The leading MBA programs are generally based in three important business locations, or “centers-of-gravity” for business that comprise MBA recruiters, MBA alumni and leading MBA programs. These locations are New York City and the surrounding North East corridor (Harvard, Wharton, Sloan, Columbia, Yale, Tuck and Cornell), Silicon Valley (Stanford and Haas) and Chicago and the mid-west (Booth, Kellogg and Ross.)
The location of a business school is key for a variety of reasons, but the most critical is its impact on post-MBA recruiting (large percentages of MBA classes tend to work in close proximity of a business school) and its alumni base, which is generally strongest within its region.
The emergence of the tech sector, which now competes for top MBA talent with the consulting and finance sectors, has seen the increasing importance of Silicon Valley as an MBA center-of-gravity. This benefits Stanford and Haas.
New York City and the north east corridor remains a strong center-of-gravity with its variety of industries, and strengths in consulting and finance. Leading schools in this area are also developing better links to the Silicon Valley area, whether through campuses on the west coast (Wharton for example), exchange programs (Columbia with Haas) or career trecks, which are common across all leading programs outside of Silicon Valley. Many of the leading tech firms also have east coast hubs.
The Chicago and mid-west center-of-gravity, the home of Booth, Kellogg and Ross, is weakening (probably need to use better wording). Its attraction for top MBA candidates was for large consumer goods firms and industrial firms, headquartered in the region. While this remains attractive to some top MBA candidates, candidates are typically more interested in service related industries of consulting and finance, and the emerging tech sector. Because Booth and Kellogg have been leading MBA programs for many years, and have built strong recruiter networks, and have large alumni bases (they are both relatively large programs, graduating large numbers of alumni each year) they remain leading MBA programs, and are able to send numbers of students to both Silicon Valley and the north east; but their presence in both Silicon Valley and the north east is weaker than the leading schools that are based in those regions.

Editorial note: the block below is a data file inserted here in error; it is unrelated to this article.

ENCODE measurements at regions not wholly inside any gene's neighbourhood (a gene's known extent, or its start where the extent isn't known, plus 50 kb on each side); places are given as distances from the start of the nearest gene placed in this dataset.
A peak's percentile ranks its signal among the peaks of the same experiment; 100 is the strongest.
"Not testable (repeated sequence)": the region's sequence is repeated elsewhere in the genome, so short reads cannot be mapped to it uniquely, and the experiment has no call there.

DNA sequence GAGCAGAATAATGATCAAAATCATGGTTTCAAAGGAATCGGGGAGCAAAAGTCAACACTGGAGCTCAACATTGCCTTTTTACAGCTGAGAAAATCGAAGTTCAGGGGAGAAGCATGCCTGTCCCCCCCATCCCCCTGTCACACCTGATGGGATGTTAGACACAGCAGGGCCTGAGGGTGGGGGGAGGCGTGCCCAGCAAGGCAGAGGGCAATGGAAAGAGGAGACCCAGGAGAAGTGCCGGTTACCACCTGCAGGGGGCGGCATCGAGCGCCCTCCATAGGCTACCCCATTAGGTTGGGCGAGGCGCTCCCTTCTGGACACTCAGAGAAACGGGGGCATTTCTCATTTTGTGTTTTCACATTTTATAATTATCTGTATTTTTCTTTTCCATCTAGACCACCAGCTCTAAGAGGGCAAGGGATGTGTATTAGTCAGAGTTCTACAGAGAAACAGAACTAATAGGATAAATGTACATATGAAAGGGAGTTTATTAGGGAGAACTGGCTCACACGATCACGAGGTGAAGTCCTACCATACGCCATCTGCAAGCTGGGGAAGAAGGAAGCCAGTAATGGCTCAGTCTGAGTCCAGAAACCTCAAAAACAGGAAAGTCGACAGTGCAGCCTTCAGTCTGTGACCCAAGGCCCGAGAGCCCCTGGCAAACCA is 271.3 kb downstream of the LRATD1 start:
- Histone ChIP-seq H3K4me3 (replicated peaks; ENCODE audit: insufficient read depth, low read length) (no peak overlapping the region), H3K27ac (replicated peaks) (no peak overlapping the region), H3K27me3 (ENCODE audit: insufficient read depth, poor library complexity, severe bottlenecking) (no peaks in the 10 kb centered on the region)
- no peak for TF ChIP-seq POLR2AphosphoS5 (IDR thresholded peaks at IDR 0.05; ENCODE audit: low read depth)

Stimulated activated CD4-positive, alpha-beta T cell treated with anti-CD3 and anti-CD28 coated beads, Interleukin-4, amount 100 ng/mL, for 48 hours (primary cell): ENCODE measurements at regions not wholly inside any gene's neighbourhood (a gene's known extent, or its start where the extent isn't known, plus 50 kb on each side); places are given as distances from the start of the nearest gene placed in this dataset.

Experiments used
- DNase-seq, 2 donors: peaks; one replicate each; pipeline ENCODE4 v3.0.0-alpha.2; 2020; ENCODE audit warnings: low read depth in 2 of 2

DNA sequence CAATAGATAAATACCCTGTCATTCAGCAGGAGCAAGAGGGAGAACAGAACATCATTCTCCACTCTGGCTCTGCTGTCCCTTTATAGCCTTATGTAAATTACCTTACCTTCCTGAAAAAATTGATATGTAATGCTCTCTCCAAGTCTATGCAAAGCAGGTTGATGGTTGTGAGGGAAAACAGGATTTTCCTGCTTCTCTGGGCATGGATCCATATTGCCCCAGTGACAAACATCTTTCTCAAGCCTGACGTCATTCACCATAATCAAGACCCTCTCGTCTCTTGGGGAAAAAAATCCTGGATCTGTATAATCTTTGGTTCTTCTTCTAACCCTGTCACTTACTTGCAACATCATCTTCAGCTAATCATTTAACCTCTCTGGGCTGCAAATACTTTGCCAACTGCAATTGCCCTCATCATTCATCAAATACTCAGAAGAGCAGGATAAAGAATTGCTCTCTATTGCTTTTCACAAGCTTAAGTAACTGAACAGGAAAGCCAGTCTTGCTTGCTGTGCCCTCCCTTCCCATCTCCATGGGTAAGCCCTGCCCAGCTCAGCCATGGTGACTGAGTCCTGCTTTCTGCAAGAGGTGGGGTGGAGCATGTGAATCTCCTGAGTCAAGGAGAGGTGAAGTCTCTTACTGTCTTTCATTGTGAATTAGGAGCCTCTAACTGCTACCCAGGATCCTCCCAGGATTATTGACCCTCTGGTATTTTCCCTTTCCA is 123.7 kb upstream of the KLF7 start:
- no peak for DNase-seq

Example, McKinsey founded in Chicago, now headquartered in NYC.
The majority of other leading MBA programs, in tiers 3 and 4, are in smaller cities outside the three main centers-of-gravity. The exception to this is Anderson and Marshall, which are based in Los Angeles, the second largest city in the United States. That said, Los Angeles is not a strong center-of-gravity for business that’s attractive to top MBA candidates. Its main industry is media and entertainment, which less than 5% of top MBA candidates pursue. And those interested in media and entertainment increasingly have additional options in New York City and Silicon Valley.
Other leading programs, outside of the main centers-of-gravity for MBAs, are able to have significant impact in their own region, in terms of placing students and cultivating their alumni networks, but their influence elsewhere is going to be weaker than their influence in their own region. For candidates who know where they want to establish their careers, after the MBA, this may be an opportunity, if a candidate’s preferences are for placement in another part of the United States or around the world.